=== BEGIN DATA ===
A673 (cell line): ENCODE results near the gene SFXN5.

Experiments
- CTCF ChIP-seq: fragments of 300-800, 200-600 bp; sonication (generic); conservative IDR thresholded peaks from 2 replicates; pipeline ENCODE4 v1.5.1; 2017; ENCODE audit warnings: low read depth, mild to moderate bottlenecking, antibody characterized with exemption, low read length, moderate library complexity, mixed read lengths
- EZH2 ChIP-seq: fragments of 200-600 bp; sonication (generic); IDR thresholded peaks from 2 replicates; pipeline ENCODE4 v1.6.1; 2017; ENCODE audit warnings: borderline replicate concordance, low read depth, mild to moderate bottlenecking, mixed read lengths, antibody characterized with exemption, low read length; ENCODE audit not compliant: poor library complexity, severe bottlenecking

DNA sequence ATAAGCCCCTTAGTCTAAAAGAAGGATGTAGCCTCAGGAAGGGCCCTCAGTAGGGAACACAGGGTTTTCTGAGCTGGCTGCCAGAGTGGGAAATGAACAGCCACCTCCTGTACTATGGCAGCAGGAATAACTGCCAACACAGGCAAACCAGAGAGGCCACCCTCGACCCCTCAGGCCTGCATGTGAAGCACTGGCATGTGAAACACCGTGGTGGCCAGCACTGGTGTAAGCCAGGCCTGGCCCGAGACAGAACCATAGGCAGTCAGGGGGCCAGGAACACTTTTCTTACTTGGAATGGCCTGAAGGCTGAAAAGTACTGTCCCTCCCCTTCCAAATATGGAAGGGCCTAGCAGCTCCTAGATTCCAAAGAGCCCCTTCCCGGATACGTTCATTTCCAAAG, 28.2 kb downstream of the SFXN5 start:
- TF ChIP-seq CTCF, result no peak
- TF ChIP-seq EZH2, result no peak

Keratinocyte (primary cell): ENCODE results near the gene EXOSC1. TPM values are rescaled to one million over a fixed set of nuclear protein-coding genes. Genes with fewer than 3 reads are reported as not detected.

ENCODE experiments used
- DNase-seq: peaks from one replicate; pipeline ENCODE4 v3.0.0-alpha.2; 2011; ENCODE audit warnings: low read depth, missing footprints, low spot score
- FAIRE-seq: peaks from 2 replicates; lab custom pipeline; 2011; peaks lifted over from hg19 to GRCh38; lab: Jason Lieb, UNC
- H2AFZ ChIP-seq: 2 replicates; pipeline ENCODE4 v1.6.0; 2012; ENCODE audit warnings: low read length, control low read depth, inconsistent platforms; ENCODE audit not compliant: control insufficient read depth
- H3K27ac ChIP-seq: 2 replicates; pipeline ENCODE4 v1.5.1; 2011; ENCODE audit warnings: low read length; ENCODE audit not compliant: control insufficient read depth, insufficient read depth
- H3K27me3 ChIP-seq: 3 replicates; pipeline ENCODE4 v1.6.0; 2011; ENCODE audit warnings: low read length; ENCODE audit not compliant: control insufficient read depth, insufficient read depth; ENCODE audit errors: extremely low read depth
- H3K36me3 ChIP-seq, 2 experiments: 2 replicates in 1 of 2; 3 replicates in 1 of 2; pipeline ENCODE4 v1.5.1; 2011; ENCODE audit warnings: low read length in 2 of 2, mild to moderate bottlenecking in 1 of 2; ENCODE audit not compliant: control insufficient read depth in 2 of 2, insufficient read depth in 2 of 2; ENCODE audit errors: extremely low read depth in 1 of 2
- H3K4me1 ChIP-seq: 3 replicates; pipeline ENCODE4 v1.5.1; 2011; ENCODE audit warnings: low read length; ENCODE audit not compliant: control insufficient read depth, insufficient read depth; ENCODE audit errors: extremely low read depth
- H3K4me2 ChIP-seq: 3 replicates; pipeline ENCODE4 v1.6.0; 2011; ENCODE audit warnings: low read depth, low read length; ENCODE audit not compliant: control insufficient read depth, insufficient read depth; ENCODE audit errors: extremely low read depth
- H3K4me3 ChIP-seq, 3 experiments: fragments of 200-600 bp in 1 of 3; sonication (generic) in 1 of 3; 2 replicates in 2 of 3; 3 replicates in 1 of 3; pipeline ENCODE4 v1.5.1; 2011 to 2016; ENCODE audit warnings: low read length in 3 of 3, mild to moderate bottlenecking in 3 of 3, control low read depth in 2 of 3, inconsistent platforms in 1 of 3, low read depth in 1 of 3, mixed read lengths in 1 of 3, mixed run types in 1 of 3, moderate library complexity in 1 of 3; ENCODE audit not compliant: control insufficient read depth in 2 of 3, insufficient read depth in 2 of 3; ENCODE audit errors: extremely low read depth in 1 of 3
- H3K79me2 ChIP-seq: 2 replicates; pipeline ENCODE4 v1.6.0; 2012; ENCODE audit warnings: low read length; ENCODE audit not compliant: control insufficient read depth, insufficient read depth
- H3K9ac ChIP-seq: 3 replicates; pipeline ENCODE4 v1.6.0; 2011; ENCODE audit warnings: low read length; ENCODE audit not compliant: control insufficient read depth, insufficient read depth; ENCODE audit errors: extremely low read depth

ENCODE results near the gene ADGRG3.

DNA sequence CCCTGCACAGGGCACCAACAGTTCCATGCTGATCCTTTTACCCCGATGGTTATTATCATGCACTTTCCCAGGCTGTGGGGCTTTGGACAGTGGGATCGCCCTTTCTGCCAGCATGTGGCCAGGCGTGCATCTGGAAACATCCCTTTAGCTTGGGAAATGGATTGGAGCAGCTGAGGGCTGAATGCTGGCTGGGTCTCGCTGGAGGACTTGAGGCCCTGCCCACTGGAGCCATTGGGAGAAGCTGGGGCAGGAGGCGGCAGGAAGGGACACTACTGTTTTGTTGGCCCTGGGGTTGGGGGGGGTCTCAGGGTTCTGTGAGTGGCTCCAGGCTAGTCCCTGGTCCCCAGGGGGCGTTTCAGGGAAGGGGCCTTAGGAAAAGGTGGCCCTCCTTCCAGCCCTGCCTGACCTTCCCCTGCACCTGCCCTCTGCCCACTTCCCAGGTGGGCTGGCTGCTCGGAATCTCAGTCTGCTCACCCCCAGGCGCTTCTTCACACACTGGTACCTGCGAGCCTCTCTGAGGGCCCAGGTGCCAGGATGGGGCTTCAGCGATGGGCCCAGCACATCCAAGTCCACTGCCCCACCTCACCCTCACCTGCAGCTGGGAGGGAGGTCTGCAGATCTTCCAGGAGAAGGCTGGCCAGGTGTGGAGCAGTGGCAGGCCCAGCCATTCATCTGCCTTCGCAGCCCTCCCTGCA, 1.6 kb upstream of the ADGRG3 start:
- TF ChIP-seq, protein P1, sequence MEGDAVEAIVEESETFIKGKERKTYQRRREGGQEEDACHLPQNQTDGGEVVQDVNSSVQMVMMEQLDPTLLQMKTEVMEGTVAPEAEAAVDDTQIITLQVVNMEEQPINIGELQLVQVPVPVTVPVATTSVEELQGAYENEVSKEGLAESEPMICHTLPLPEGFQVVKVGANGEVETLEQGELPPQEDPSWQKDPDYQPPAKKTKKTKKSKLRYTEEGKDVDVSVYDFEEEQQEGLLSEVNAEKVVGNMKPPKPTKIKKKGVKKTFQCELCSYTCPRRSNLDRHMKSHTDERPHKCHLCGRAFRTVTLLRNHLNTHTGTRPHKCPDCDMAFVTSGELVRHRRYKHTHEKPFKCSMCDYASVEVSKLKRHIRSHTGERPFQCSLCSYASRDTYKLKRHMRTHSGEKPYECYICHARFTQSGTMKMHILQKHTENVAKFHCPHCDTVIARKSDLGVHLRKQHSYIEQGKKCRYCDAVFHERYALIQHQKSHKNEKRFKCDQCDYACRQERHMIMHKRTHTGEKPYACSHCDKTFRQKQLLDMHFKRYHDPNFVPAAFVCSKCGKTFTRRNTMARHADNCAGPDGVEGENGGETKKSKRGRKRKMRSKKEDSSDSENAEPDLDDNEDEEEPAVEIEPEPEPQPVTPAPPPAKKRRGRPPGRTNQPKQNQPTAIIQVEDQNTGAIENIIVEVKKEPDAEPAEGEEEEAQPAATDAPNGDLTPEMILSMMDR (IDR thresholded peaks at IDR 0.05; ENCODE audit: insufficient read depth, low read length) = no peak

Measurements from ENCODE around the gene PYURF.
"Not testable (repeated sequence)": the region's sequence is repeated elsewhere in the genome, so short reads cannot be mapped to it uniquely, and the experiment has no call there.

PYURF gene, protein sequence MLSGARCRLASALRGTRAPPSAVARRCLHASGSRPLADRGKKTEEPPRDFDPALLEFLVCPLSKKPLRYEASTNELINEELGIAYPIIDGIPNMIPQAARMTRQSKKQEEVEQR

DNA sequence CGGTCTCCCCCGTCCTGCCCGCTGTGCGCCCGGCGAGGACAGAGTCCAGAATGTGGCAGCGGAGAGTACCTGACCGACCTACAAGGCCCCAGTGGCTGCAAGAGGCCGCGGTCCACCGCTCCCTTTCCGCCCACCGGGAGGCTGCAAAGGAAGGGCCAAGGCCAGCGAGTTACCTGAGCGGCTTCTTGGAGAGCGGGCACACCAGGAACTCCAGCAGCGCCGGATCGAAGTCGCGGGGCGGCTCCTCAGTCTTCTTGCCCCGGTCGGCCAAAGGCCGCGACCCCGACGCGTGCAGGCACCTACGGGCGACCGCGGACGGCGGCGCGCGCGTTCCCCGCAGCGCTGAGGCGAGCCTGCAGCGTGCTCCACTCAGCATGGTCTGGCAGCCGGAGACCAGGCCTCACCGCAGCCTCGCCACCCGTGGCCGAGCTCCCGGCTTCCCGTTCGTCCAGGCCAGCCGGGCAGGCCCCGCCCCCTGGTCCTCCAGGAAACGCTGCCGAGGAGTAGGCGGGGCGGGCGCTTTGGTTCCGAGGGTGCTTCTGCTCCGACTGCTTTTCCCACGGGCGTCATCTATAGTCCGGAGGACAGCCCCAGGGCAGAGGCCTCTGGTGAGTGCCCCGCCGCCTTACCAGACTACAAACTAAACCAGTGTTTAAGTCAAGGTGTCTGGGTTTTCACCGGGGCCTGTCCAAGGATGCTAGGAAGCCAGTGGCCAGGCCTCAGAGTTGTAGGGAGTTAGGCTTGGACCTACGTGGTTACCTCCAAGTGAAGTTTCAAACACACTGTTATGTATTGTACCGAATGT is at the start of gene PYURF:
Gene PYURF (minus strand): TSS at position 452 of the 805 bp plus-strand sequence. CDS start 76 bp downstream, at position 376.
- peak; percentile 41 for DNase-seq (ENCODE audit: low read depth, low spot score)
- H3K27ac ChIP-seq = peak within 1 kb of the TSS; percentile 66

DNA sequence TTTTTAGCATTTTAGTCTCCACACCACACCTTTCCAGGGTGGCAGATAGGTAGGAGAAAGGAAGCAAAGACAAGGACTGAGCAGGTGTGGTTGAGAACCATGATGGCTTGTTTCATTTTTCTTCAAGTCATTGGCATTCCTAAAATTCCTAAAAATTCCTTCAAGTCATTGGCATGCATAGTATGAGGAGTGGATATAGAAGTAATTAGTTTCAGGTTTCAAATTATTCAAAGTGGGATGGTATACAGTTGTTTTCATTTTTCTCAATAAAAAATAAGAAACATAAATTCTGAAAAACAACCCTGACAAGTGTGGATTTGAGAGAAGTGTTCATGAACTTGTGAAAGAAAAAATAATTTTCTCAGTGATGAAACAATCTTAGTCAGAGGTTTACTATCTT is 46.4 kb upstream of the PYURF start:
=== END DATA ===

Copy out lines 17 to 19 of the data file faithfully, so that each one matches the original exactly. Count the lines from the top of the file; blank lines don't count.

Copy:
- H3K4me2 ChIP-seq: 3 replicates; pipeline ENCODE4 v1.6.0; 2011; ENCODE audit warnings: low read depth, low read length; ENCODE audit not compliant: control insufficient read depth, insufficient read depth; ENCODE audit errors: extremely low read depth
- H3K4me3 ChIP-seq, 3 experiments: fragments of 200-600 bp in 1 of 3; sonication (generic) in 1 of 3; 2 replicates in 2 of 3; 3 replicates in 1 of 3; pipeline ENCODE4 v1.5.1; 2011 to 2016; ENCODE audit warnings: low read length in 3 of 3, mild to moderate bottlenecking in 3 of 3, control low read depth in 2 of 3, inconsistent platforms in 1 of 3, low read depth in 1 of 3, mixed read lengths in 1 of 3, mixed run types in 1 of 3, moderate library complexity in 1 of 3; ENCODE audit not compliant: control insufficient read depth in 2 of 3, insufficient read depth in 2 of 3; ENCODE audit errors: extremely low read depth in 1 of 3
- H3K79me2 ChIP-seq: 2 replicates; pipeline ENCODE4 v1.6.0; 2012; ENCODE audit warnings: low read length; ENCODE audit not compliant: control insufficient read depth, insufficient read depth